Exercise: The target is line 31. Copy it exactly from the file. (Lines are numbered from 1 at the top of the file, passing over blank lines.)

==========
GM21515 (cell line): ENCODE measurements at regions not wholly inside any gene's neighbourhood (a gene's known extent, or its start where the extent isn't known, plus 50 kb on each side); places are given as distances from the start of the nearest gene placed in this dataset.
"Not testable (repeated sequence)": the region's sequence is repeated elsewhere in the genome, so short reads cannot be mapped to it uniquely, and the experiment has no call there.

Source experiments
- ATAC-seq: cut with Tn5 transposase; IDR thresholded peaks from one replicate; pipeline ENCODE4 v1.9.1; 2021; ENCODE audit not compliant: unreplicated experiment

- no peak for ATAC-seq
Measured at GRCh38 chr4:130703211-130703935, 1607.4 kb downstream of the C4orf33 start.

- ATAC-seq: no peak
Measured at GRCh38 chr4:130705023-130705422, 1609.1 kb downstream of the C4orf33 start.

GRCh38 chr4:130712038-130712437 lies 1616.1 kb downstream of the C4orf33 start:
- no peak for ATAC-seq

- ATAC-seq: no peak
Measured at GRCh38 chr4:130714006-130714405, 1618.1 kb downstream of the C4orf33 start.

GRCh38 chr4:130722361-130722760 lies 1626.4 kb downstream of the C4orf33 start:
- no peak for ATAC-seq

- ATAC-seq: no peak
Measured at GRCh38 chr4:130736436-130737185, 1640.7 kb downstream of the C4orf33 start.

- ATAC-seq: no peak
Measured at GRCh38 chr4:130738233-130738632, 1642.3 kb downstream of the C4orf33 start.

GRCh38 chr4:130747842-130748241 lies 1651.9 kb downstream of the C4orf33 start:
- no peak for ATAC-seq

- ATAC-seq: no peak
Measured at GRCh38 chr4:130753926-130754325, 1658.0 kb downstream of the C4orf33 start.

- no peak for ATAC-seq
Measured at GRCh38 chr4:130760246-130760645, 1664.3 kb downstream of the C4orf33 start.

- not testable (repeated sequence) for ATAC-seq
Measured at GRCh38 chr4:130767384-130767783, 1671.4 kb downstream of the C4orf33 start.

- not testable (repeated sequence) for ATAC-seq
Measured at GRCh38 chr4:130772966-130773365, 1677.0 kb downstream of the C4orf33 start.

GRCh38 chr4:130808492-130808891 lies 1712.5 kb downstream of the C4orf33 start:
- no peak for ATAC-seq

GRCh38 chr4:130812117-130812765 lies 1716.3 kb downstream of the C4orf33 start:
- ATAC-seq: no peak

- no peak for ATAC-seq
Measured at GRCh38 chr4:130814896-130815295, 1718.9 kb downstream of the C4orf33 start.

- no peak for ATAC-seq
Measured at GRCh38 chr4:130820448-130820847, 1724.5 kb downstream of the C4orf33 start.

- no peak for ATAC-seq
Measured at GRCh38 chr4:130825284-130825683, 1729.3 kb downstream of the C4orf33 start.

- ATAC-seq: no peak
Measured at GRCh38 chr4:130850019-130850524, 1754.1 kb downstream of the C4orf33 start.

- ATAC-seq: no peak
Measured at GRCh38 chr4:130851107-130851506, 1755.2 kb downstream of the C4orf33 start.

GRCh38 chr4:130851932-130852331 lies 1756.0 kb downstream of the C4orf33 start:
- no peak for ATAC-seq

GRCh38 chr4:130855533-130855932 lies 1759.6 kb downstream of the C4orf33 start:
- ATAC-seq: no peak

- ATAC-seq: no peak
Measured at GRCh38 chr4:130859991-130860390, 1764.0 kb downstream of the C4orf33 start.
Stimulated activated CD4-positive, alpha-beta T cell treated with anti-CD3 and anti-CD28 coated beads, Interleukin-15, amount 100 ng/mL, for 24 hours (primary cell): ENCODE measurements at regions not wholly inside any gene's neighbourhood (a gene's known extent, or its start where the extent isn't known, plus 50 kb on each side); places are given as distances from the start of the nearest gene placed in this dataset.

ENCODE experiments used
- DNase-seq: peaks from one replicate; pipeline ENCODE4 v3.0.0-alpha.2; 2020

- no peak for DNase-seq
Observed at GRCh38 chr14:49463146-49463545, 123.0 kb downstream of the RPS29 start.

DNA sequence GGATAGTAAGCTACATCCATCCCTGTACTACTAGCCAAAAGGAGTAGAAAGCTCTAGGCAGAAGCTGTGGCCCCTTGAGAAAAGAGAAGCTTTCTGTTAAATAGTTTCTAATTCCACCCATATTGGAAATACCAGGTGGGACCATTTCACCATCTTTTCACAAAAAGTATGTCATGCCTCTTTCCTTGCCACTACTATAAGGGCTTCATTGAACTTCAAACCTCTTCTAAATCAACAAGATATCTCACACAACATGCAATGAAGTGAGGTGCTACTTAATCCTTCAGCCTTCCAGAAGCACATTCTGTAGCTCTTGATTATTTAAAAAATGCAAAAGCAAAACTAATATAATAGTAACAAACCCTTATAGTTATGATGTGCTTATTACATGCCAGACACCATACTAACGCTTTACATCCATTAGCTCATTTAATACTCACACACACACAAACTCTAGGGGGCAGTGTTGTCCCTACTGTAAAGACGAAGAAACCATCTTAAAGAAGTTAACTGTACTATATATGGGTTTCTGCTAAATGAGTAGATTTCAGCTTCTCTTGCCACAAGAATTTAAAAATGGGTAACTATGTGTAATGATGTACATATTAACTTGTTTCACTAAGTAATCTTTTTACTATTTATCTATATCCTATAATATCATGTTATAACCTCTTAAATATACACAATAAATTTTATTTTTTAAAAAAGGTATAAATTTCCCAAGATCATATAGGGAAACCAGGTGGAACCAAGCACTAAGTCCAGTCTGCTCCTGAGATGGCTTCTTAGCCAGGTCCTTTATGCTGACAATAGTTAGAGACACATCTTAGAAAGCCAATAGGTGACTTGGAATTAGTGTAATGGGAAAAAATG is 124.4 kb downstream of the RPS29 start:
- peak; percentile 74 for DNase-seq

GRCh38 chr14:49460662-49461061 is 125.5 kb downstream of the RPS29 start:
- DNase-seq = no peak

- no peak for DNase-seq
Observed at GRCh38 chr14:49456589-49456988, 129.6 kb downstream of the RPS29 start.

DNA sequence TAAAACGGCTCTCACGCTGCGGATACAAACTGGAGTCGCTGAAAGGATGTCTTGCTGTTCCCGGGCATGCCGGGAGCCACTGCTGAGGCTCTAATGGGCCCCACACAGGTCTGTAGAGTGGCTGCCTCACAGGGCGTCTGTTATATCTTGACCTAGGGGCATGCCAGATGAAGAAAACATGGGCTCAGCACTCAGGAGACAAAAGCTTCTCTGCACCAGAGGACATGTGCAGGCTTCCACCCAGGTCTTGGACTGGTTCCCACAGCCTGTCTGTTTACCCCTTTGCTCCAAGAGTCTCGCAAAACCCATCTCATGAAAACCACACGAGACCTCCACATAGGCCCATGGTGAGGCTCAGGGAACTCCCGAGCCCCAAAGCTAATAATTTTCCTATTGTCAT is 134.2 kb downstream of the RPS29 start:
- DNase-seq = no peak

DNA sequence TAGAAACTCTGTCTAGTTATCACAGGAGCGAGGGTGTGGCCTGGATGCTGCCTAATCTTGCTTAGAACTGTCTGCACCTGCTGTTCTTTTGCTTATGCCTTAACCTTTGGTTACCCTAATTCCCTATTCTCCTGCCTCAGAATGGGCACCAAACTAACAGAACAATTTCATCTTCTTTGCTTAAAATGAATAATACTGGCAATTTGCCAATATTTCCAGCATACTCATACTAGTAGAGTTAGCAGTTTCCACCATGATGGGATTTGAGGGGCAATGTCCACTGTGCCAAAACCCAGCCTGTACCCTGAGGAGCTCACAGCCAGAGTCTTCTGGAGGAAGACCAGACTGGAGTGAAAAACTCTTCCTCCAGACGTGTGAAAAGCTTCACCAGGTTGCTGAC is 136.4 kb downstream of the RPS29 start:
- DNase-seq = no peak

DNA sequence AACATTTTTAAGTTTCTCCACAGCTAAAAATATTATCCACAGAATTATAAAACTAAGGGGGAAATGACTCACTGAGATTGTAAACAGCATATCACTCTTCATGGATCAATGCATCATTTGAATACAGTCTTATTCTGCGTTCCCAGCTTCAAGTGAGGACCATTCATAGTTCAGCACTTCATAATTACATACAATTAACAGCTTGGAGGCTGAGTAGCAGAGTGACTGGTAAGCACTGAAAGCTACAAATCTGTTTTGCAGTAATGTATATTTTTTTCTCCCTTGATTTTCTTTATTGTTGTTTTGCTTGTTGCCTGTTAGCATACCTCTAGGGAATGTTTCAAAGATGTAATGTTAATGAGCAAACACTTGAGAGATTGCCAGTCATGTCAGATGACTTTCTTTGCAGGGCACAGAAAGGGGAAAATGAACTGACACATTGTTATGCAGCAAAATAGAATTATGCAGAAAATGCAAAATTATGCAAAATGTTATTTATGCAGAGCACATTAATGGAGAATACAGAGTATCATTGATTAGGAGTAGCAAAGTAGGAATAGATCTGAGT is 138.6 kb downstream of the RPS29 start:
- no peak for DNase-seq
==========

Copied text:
GRCh38 chr4:130812117-130812765 lies 1716.3 kb downstream of the C4orf33 start: